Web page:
Willie Ernest Sillitoe, died 23rd April 1918, aged 22.
Lieutenant, 4th Battalion, Royal Marine Light Infantry.
He was born in Walmer on12th November 1895 and known in the family as Ernest. The family came to live at Holly Villas opposite The Chequers in 1907 after the father retired from the RMLI and became caretaker of Goudhurst Parish Hall. Ernest joined the Royal Navy one month before his 15th birthday, and had served on a variety of vessels by the beginning of 1917. After a brief spell with the Royal Marines at Salonika, he transferred to the Royal Marine Light Infantry, was gazetted in August 1917, and promoted to Lieutenant on 6th February 1918: he is the only officer on this war memorial. As a member of the storming-parties carrying out the famous Zeebrugge Raid on 23rd April 1918, Ernest Sillitoe was fatally wounded; he is buried in Hamilton Road Cemetery in Deal.
Parish Magazine, St Mary’s, Goudhurst, June 1918
Lieut. William (sic) Ernest Sillitoe, R.M.L.I., was the eldest son of Col.-Srgt. T.G. Sillitoe, and was born at Walmer. He was educated at the Deport R.M. School, and joined his father’s corps as a bugler on October 10th, 1910: and first served afloat in the Queen in 1912. In March 1914, he was at the Depot training and was there at the outbreak of war. For 14 months he served in one of the vessels of the drifter patrol, then on HMS Hibernia, and was transferred to HMS Abercrombie, and for a short time was with the Salonika Field Force. Recommended for a Commission he came home, and after a course at Whale Island, passed his examination successfully, and was gazetted 2nd Lieutenant in 1917, and promoted Lieutenant the following year. He was a most promising young officer. In the Zeebrugge expedition he served on board the Iris, and was shot through the head while engaged with his machine guns. The body was brought to Dover, and buried at Deal with full naval honours on Saturday April 27th.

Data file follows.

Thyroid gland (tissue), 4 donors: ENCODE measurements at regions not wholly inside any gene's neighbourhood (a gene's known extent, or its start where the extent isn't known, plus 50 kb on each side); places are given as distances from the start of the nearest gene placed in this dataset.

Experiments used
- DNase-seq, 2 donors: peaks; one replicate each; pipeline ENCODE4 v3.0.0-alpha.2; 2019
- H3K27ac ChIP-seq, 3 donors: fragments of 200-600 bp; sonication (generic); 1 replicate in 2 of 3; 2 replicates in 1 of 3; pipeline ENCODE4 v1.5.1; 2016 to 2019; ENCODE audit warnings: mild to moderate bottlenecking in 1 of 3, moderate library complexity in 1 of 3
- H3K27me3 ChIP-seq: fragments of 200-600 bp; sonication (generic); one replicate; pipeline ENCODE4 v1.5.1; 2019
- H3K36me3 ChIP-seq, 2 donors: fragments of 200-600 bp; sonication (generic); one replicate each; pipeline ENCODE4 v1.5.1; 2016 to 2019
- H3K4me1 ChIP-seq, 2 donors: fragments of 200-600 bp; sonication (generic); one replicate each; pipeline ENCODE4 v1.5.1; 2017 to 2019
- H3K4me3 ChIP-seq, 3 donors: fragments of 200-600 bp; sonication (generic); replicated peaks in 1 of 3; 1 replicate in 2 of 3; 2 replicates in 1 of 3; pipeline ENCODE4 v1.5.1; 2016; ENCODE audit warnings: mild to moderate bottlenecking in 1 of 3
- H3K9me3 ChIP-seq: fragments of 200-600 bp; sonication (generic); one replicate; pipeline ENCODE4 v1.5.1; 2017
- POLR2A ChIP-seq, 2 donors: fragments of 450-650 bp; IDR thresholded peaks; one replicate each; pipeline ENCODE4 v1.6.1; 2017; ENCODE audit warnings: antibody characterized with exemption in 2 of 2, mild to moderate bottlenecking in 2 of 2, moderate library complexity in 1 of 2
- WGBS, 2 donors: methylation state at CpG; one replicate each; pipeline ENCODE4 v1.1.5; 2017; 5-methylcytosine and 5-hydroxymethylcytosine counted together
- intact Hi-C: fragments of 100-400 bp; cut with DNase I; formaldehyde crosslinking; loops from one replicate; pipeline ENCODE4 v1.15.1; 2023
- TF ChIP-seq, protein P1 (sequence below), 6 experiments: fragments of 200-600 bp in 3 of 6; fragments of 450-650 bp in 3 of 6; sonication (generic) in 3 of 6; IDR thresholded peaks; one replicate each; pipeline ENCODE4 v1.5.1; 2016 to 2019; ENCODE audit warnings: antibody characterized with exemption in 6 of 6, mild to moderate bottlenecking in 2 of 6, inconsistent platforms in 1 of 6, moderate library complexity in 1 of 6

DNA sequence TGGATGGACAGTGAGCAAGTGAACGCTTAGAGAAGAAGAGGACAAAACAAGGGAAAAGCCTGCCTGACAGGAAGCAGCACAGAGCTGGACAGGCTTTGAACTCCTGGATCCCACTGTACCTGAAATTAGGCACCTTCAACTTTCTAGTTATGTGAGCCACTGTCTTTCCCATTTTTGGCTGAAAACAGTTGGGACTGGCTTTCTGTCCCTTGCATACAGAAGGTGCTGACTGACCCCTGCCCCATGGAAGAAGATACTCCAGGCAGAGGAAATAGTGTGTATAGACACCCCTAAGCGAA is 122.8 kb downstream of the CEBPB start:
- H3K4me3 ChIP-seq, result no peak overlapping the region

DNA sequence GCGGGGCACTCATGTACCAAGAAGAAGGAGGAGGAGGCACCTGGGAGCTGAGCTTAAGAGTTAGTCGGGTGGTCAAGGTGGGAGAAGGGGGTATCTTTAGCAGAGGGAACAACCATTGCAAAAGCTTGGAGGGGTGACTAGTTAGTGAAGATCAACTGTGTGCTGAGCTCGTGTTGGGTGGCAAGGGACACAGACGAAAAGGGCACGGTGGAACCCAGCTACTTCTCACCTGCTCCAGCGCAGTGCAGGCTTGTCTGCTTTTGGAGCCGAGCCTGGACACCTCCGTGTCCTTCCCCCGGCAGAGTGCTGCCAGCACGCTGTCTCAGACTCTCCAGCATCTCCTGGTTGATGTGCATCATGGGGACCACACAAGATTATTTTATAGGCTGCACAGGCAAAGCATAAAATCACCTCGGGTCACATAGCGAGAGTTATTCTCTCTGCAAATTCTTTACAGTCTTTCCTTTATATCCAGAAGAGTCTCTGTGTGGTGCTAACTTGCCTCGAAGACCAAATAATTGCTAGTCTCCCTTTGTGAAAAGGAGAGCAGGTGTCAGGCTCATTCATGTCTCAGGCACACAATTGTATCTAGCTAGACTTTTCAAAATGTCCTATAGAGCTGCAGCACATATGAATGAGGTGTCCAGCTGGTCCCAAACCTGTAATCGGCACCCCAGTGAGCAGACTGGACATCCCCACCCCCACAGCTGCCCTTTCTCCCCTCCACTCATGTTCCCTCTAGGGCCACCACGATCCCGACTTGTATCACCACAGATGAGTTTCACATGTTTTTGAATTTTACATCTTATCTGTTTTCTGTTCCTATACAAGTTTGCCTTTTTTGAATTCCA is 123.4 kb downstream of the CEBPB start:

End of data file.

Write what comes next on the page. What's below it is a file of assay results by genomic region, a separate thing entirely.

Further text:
Kent & Sussex Courier 10th May 1918
The late Lieut. William Ernest Sillitoe, RMLI, who was killed at Zeebrugge, was the elder son of Colour-Sergt Thomas George Sillitoe, RMLI. He was born at Deal. His parents afterwards removed Plymouth and in 1907 came to Goudhurst, which is still their home. On the 10th October 1910 (the 10th of the 10th of the 10th) the lad joined the RMLI at Chatham. His abilities were soon apparent to the various officers under whom he served, and recommendations for advancement was the result. On the 3rd of March 1914, he obtained a first-class certificate of education. He was appointed Lance-Corpl., on HMS —-, was recalled to Chatham Barracks and sent to HMS —– and promoted Corporal. While doing service in the Mediterranean he was transferred to HMS ——. In the early part of 1917 he joined the Salonica Field Forces and was promoted Acting Gunner, RM. Returning to England in May 1917 he joined up at Portsmouth and was granted a commission. Joining the —– Battalion at Deal, he was sent on board the ———— (which formed part of the Zeebrugge expediton on April 23rd) and was instantaneously killed (in the 22nd year of his age). The body was taken to Dover (where the father saw it on Thursday the 25th), and was buried on Saturday 27th April, at Deal, with full naval honours being followed to the grave by Col-Sergt Sillitoe (father) and Private Frederick G Sillitoe (brother), Mr Harry Cooke, RMLI, and Mr A J Green (chief gunner, RN), officers, non-commissioned officers and men of the Depot Royal Marines. The wreaths and floral tributes were very many and very beautiful.
Colour-Sergt Sillitoe, Mrs Sillitoe and family beg to thank all kind friends for showing sympathy with them in their bereavement.